Photography Weekend, Glendalough, Co. Wicklow
Back in May, 18 members of the An Óige Photographic Group attended a photography weekend in Glendalough Hostel in the picturesque surroundings of the Wicklow Mountains.
The photography weekend began with a welcome meeting hosted by Peter Gallagher (LIPPA) on Friday night at which he unveiled the plan for the next 2 days. The theme of the photography weekend was to be ‘Composition and Decisive Moments – It’s Time to See the Light’. The objective was to explore how the decisive moment, light, line, texture, perspective and our camera settings all contribute to good composition. It was about ‘slowing down’, taking time to compose a picture. We were to get away from the digital mentality of indiscriminate shooting and ‘see the light’, i.e. wait for the decisive moment. To achieve this, Peter assigned us three projects. He limited us to shooting in black and white and to taking only 12 shots per project – enough to put the fear of God in the most experienced photographer! Lesser mortals are known to have ‘disappeared’ the first night but we were up for the challenge!
After breakfast Saturday morning we set up the work space. Then we were dispatched into the welcome sunshine to find images of lines and curves for Project 1. Some members found inspiration around the Upper Lake with its winding boardwalk, others at the round tower and tilting gravestones of the monastic settlement. A few didn’t even have to even leave the building!
At lunchtime, it was back to the ‘cutting room’ in the hostel where we grappled with the mechanics of uploading our images to Photoshop and Picasa Editing Software. The importance of good file management was emphasised by our tutor to prevent photos from ‘disappearing into the ether’! Careful composition proved to be paramount due to the imposed restrictions of editing for contrast only, no cropping allowed!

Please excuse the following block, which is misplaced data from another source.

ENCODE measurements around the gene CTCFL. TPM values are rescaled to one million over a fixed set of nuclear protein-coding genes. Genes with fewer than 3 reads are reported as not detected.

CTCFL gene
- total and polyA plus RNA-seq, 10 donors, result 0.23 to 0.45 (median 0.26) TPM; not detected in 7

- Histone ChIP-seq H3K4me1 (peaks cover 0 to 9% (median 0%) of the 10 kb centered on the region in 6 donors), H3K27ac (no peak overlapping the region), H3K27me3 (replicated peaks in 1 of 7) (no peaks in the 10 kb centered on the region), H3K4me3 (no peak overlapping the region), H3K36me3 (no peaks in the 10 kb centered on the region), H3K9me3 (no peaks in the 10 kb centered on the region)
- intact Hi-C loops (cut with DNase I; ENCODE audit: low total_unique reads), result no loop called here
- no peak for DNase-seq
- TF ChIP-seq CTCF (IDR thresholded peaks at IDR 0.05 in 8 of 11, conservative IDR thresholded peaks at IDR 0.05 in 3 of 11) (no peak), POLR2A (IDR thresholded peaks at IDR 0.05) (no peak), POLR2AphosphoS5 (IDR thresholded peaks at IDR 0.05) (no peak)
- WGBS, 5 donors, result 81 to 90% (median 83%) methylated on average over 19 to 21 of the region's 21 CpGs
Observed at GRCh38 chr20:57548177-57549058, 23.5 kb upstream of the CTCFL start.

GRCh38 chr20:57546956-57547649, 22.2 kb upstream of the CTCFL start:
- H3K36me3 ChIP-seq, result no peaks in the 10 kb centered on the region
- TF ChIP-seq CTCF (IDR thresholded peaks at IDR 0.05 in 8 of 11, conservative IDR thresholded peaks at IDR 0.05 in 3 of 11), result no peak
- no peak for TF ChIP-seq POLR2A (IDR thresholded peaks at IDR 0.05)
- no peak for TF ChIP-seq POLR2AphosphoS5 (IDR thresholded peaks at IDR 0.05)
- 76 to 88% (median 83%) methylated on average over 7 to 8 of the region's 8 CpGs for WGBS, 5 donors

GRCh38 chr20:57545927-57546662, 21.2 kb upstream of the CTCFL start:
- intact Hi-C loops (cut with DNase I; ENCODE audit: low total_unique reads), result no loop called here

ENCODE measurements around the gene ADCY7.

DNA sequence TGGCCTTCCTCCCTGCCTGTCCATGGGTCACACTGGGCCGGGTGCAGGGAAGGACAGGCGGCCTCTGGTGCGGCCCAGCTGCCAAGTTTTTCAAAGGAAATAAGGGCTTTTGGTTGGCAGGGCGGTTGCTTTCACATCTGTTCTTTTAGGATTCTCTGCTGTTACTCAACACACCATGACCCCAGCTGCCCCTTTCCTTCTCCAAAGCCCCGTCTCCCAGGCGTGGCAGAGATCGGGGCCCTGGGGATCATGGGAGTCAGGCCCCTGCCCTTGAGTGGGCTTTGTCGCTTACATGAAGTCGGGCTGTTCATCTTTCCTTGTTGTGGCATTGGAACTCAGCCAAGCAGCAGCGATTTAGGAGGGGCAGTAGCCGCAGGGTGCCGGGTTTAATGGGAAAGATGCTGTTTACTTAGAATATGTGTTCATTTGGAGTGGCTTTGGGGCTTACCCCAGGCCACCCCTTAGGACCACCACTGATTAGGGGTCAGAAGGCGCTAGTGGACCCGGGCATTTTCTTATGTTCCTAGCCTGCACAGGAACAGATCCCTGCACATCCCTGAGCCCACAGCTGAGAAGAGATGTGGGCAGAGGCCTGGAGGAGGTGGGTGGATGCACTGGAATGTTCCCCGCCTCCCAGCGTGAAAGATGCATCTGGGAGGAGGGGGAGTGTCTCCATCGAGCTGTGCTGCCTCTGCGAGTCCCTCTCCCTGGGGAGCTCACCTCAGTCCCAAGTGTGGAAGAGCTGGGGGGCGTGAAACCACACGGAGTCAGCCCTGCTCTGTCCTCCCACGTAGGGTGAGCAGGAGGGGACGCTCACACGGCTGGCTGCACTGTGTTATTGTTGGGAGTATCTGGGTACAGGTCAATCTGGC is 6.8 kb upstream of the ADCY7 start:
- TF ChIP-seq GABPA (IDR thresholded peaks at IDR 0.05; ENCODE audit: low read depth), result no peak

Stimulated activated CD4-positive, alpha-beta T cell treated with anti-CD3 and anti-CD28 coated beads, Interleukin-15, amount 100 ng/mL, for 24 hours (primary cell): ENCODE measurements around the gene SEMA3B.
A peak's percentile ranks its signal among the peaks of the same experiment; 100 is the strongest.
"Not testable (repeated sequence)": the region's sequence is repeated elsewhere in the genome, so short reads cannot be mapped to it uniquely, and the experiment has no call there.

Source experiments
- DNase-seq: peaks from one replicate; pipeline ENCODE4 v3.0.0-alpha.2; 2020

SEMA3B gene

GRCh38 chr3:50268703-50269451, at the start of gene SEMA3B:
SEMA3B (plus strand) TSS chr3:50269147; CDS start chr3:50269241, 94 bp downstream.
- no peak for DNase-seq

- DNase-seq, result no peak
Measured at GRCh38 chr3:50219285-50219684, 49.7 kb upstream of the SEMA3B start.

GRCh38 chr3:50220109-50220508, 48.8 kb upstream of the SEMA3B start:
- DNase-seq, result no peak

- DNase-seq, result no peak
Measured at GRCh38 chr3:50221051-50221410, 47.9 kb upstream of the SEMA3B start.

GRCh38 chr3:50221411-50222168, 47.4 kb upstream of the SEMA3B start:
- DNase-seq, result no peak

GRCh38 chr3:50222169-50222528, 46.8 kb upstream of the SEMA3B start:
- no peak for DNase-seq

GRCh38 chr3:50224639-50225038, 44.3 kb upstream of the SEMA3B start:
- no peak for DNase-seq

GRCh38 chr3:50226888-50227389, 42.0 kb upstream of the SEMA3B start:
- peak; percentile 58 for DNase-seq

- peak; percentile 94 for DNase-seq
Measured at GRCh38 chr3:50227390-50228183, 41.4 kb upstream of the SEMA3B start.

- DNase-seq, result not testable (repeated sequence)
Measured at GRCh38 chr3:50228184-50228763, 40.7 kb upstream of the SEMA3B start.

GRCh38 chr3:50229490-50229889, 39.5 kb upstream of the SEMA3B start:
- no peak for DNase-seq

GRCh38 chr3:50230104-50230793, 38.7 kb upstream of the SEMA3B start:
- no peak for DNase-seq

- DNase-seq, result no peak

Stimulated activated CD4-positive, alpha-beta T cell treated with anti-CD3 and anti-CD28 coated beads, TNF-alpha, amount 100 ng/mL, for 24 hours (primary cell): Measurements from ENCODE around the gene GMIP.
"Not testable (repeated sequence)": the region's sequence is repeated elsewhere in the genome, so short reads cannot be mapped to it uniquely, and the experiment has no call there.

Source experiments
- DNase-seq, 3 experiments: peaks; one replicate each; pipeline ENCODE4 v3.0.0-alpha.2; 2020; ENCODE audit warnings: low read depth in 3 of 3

That afternoon, we embarked on Project 2 which was to add light, shade and texture to the photos we took for Project 1. Cloudy conditions presented a challenge to the task at hand but we succeeded in taking a few reasonable shots.After the rigours of the day we adjourned for dinner to the Glendalough Hotel, conveniently situated just five minutes’ walk from the hostel.
Sunday’s exercise was a new venture for most of us as it entailed portraiture. But first the group photo had to be taken. After a few false starts, the event was recorded for posterity.
Following a detailed briefing from Peter, we spent an enjoyable afternoon getting to grips with tripods, reflectors and cameras. We worked in groups of three, taking turns in front of and behind the lens. Once again, the aim was to wait for the ‘decisive moment’. We were to achieve this by firstly ‘relaxing’ the model, then distracting them to get a reaction and capturing the result. Everyone got an opportunity to find their ‘good’ side; even unsuspecting onlookers were invited to pose! As for me, there I was shooting away like a pro (so I thought). I went to review my handiwork in my camera – nothing! The card was still in the laptop! Best laid plans…
The photography weekend concluded with a slideshow of all the finished projects.
This weekend opened my mind to try new things in photography, e.g. to look for abstract patterns and to consider shooting in black and white more often. Portraiture was a very interesting new skill to learn, one that would require a lot more practice. Needless to say, my most valuable lesson was to ensure the card is in my camera before shooting!
So, if you’re interested in photography and want to improve your skills in a sociable, supportive environment, why not consider joining our Photographic Group?